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Are weight-loss drugs safe for seniors?

July 28, 2023 | Kristina Lindgren
Older Black man consults with Asian physician.

The potential risks of using Ozempic and other highly popular drugs for weight loss can be managed for older adults by careful monitoring, says UCI Health internist Dr. Bavani Nadeswaran.

More than 100 million Americans, including nearly 42% of adults ages 60 and older, are living with obesity, a chronic condition that puts them at high risk for a variety of serious conditions, including heart disease, stroke, diabetes and cancer.

Yet as people advance in years, it gets harder to shed pounds. That's why there is considerable interest among older adults in Ozempic and other GLP-1 drugs that have proven highly successful in helping people lose weight.

Ozempic, which was approved to manage diabetes, is very effective for controlling blood sugar levels and it helps with significant weight loss, says Dr. Bavani Nadeswaran, a UCI Health specialist in weight management and a professor of internal medicine at the UCI School of Medicine.

However, taking the drug may pose other health risks for older adults that aren’t yet well understood because of the small number of participants over age 65 in the Ozempic clinical trials. Even fewer participants were over age 70.

Benefits vs side effects

“Study participants over age 65 did benefit from improved blood sugar levels and had a lower 10-year risk for cardiovascular disease, similar to the effects seen in those under age 65,” she says.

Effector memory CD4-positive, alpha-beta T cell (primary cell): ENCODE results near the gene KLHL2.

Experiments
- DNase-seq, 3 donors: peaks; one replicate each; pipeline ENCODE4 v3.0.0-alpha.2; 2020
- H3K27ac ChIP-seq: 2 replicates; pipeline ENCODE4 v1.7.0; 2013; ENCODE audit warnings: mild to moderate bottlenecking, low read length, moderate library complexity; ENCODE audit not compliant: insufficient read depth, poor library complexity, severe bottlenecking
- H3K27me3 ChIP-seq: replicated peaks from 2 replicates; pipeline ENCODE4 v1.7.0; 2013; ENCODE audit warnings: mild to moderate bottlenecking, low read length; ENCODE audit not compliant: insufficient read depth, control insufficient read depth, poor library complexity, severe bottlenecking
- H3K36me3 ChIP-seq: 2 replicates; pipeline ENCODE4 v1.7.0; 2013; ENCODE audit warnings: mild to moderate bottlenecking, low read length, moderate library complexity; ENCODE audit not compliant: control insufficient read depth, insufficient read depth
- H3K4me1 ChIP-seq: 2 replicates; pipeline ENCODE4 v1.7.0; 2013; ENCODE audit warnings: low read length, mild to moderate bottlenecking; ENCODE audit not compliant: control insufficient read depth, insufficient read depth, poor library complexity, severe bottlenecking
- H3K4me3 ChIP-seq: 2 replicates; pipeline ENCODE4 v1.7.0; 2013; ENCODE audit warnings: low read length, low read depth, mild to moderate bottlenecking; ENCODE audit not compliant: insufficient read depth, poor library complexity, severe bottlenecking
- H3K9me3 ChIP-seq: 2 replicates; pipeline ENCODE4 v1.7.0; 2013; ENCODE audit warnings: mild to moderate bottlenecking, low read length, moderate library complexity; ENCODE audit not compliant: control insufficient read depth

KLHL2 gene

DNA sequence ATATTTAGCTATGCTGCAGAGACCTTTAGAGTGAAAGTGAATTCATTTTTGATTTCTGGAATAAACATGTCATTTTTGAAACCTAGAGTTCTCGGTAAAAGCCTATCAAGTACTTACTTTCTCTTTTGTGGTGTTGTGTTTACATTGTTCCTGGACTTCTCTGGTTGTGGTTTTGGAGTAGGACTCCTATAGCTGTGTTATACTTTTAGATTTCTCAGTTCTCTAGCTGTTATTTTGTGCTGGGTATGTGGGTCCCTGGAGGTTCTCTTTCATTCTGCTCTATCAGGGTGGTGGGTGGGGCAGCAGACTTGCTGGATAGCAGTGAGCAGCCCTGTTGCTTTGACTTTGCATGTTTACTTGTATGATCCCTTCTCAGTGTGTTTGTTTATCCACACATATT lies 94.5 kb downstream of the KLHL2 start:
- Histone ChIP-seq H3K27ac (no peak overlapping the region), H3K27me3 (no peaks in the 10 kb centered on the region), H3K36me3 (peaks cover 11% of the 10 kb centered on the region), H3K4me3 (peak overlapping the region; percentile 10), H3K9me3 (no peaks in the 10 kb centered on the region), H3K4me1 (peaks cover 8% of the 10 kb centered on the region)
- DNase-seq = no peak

But the drug’s common side effects — nausea, vomiting, diarrhea and constipation — tended to be worse in individuals over 65, which could exacerbate other underlying health conditions.

Nadeswaran also says kidney health needs to be closely monitored in seniors taking Ozyempic or other GLP-1 drugs. “The risk for acute kidney injury in older adults is higher because they tend to have other comorbidities, such as hypertension and chronic kidney disease.”

Another concern is that rapid weight loss is often accompanied by a loss of muscle mass.

“People naturally lose up to 10% of their muscle mass between ages 60 and 70,” she says. “When older people also lose weight rapidly, their muscle loss can be very rapid, causing them to become frail and putting them at risk for falls and fragility fractures.”

Called sarcopenia, this condition can be countered with increased physical activity and exercise to help maintain muscle strength and agility.

Help for chronic obesity

Weighing the benefits against the downsides of Ozempic and other weight-loss drugs for seniors, Nadeswaran says they can be very helpful for patients who are struggling with severe complications of obesity — with close monitoring and coaching.

She points out that obesity, itself, is a severe and chronic disease that carries a high risk for heart disease, strokes, fatty liver disease that could lead to liver cancer, as well as diabetes that can result in kidney disease.

“We need effective medication treatments in addition to lifestyle changes for these patients,” she says. “There isn't a quick fix or one treatment to manage all patients with this disease.”

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